Caribbean Community (CARICOM) leaders will vote for “ a candidate of their choice” when Commonwealth leaders meet in Rwanda next month to choose the next Commonwealth Secretary-General, CARICOM chairman, John Briceno announced on Tuesday.
Earlier this week, Jamaica apparently scuttled any attempt by the 15-member CARICOM grouping to have a consensus candidate for the position with Kingston defending the decision to nominate it’s Foreign Affairs and Foreign Trade Minister, Kamina Johnson Smith for the post.
In April, the Caribbean leaders had issued a statement indicating that they were still divided in their support for the two candidates, including the incumbent, Baroness Patricia Scotland, for the position agreeing instead to appoint a sub-committee to delve further into the matter.
CARICOM did not announce a date as to when the regional sub-committee of leaders would meet with the two Caribbean candidates for the post
Scotland was elected to the post at the Commonwealth Heads of Government Meeting (CHOGM) in Malta in 2015 and her re-election is scheduled to take place during the June 20-25 Commonwealth summit here.
The Dominica-born Scotland is the second Secretary-General from the Caribbean and the first woman to hold the post.
In his statement, Briceno, who is also the Prime Minister of Belize, said that the election of the Commonwealth Secretary-General would take place during the Commonwealth Heads of Government Meeting which takes place 20-25 June in Kigali, Rwanda.
“The conference of Heads of Government of the Caribbean Community maintains that it is still the turn of the Caribbean to provide a candidate for the position.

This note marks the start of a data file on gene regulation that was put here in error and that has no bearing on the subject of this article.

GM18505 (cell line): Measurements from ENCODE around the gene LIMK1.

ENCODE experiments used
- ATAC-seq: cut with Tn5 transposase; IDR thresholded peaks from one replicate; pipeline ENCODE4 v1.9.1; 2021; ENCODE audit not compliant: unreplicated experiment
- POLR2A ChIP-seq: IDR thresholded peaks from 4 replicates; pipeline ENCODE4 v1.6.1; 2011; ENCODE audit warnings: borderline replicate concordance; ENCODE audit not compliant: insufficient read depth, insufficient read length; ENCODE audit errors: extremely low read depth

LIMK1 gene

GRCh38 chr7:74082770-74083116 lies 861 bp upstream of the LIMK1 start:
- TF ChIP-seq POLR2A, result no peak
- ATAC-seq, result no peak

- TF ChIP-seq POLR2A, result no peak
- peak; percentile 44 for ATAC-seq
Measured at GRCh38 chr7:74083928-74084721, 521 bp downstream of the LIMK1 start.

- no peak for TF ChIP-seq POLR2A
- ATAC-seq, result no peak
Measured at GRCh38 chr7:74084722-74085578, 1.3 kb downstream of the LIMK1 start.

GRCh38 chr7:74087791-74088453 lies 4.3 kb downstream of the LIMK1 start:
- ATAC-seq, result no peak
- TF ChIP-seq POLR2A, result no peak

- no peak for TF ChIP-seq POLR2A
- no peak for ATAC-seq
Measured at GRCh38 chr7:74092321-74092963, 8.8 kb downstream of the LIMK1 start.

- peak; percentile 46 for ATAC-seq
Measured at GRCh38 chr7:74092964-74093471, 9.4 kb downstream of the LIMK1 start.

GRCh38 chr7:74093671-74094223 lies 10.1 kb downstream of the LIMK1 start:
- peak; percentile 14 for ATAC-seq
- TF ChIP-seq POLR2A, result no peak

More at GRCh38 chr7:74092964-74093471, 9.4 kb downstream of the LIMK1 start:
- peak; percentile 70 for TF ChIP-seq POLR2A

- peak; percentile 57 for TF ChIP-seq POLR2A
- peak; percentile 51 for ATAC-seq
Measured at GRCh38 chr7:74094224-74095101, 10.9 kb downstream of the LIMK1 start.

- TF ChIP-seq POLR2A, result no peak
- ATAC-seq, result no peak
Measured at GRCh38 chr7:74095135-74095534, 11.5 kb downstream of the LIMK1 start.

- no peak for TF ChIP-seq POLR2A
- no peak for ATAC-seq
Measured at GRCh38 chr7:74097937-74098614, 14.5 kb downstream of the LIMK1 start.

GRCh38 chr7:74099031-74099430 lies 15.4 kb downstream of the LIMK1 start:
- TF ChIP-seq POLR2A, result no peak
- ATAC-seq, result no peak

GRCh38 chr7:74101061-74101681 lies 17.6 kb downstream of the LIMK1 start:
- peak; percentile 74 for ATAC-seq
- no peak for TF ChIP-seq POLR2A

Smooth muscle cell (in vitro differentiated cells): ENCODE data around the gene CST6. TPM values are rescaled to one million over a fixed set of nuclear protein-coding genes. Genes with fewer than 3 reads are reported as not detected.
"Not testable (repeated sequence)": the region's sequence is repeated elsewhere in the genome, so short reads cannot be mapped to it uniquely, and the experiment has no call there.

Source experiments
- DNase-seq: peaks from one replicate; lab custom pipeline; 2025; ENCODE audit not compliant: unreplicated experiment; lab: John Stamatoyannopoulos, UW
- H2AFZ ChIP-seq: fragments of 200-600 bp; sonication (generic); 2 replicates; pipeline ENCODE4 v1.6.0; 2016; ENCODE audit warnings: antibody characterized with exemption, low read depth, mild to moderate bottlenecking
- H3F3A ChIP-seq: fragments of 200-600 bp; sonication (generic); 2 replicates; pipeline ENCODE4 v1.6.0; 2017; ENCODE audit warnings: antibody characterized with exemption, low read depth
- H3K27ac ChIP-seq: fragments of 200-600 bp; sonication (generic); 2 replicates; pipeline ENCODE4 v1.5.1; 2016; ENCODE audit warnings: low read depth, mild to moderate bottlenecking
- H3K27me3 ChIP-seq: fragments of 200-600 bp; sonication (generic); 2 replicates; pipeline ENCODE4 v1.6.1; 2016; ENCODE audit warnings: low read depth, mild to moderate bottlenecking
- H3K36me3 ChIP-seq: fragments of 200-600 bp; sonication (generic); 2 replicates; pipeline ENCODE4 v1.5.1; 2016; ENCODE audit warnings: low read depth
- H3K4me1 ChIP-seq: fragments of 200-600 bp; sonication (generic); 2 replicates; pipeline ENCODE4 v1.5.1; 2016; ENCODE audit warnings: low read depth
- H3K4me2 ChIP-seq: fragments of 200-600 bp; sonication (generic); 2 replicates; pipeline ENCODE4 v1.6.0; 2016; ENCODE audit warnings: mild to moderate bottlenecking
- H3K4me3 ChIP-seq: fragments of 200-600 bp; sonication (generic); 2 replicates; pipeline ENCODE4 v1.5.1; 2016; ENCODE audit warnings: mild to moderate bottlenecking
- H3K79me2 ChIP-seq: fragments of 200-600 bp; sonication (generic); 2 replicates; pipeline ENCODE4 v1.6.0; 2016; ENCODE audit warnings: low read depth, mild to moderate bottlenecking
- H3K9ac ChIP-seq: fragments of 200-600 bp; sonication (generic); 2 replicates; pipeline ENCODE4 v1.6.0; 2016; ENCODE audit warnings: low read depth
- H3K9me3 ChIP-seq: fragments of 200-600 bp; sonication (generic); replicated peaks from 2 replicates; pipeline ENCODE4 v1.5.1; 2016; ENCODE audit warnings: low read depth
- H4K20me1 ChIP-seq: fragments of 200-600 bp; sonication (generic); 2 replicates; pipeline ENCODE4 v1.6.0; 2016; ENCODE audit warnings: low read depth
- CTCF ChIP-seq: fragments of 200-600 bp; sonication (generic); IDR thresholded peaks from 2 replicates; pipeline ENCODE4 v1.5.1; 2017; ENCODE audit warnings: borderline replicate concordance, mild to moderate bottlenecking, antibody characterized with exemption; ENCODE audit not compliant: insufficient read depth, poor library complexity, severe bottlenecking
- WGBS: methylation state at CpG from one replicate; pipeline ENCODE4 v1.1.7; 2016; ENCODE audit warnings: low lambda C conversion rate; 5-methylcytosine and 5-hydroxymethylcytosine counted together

“In that regard, two candidates from the Caribbean Community have been nominated for the post… (and) member states of the Community will vote for the candidate of their choice,” Briceno said.
Last month, Dominica’s Prime Minister Roosevelt Skerrit said he remains “very confident” that Scotland would be re-elected “and at the end of the day countries have to vote and we know how elections run.
“We are very confident that she can go through but we would not want to have any divisive, contentious elections. If you go into this divisive approach whoever becomes victorious will have difficulty in properly functioning in that office,” Skerrit said, adding “we are not at war with Jamaica, we are not at odds with Jamaica”.
But Jamaica said it was necessary to point out that the revised Treaty of Chaguaramas that governs the regional integration movement “aspires towards coordination of foreign policy, including candidatures for positions in external forums, as far as practicable.
“It does not mandate harmonisation and acknowledges, therefore, the sovereign decisions of member states. Jamaica’s decision was made not only within the latitude in the CARICOM treaty but more importantly, by virtue of its conviction that the leadership being offered would be in the interest of the Commonwealth”.
Antigua and Barbuda’s Prime Minister Gaston Browne had regarded Johnson Smith’s entry into the race as a “monumental error”.
“Those who seek to divide and rule are encouraging Jamaica to present a candidate in opposition to the current Secretary-General, who is serving on a CARICOM rotation,” Browne said.